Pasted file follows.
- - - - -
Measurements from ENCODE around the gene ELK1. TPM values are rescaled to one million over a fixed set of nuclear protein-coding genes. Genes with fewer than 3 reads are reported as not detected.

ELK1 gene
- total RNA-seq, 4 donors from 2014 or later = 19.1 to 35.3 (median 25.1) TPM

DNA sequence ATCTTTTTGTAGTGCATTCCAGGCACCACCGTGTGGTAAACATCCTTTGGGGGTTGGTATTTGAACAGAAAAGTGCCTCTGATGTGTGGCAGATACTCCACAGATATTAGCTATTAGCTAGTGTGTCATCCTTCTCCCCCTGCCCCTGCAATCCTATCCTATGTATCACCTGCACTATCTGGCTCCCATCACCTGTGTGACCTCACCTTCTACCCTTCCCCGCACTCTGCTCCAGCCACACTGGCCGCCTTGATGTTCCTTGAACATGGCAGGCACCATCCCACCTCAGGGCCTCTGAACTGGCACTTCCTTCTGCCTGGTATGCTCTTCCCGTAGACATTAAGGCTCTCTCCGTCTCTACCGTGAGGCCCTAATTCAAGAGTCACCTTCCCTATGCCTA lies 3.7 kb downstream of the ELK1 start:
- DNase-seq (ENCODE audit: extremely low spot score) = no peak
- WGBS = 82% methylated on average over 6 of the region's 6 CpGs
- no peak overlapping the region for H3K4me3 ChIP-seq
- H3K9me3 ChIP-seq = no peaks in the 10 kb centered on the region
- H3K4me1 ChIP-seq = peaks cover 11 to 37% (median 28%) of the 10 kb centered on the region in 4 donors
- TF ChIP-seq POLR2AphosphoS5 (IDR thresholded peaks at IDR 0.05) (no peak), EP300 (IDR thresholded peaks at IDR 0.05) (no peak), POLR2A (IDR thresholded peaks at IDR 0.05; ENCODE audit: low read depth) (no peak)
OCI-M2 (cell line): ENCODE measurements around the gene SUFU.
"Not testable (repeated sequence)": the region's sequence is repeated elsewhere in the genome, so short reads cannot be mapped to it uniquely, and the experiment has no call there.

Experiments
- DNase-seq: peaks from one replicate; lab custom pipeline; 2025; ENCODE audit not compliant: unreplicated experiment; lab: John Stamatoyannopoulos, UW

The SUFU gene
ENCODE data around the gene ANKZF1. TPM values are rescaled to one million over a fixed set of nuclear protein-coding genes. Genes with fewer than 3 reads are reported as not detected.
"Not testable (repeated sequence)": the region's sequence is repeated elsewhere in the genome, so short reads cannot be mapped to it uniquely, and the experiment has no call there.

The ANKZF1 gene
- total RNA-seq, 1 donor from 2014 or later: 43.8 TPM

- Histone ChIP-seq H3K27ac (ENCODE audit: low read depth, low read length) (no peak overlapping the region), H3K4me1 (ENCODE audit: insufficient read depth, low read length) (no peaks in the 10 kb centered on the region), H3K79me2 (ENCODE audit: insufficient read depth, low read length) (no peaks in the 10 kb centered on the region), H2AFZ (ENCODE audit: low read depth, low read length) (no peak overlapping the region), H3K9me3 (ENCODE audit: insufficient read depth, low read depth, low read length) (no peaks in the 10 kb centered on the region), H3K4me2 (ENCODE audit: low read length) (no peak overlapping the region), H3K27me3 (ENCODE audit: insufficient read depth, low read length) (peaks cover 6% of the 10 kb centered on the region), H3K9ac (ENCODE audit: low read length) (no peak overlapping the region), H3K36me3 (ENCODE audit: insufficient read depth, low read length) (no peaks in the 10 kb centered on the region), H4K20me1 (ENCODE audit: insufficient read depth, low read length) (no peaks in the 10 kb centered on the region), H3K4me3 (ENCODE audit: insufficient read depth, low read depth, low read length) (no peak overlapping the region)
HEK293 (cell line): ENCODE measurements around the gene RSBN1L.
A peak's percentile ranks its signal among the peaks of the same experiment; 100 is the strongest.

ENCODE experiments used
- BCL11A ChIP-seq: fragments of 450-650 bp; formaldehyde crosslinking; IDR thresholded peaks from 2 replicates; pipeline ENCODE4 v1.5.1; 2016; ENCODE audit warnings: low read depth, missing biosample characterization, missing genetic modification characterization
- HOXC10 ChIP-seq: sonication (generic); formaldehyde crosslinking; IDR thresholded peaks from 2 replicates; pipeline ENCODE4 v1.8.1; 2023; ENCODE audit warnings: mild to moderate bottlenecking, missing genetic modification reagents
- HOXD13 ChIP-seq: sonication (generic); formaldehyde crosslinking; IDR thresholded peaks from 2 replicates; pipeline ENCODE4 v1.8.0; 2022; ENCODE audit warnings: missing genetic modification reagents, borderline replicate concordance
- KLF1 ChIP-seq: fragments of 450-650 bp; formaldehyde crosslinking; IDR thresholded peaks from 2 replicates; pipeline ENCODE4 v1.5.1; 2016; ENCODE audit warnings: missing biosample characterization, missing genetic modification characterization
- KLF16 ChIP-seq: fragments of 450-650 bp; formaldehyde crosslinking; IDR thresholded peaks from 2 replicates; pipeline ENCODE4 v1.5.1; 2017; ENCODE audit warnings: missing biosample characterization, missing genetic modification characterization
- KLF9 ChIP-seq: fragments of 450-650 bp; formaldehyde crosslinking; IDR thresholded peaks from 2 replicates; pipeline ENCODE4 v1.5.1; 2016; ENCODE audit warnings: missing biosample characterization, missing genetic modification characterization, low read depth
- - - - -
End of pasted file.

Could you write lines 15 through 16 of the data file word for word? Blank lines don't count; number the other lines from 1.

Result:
The SUFU gene
ENCODE data around the gene ANKZF1. TPM values are rescaled to one million over a fixed set of nuclear protein-coding genes. Genes with fewer than 3 reads are reported as not detected.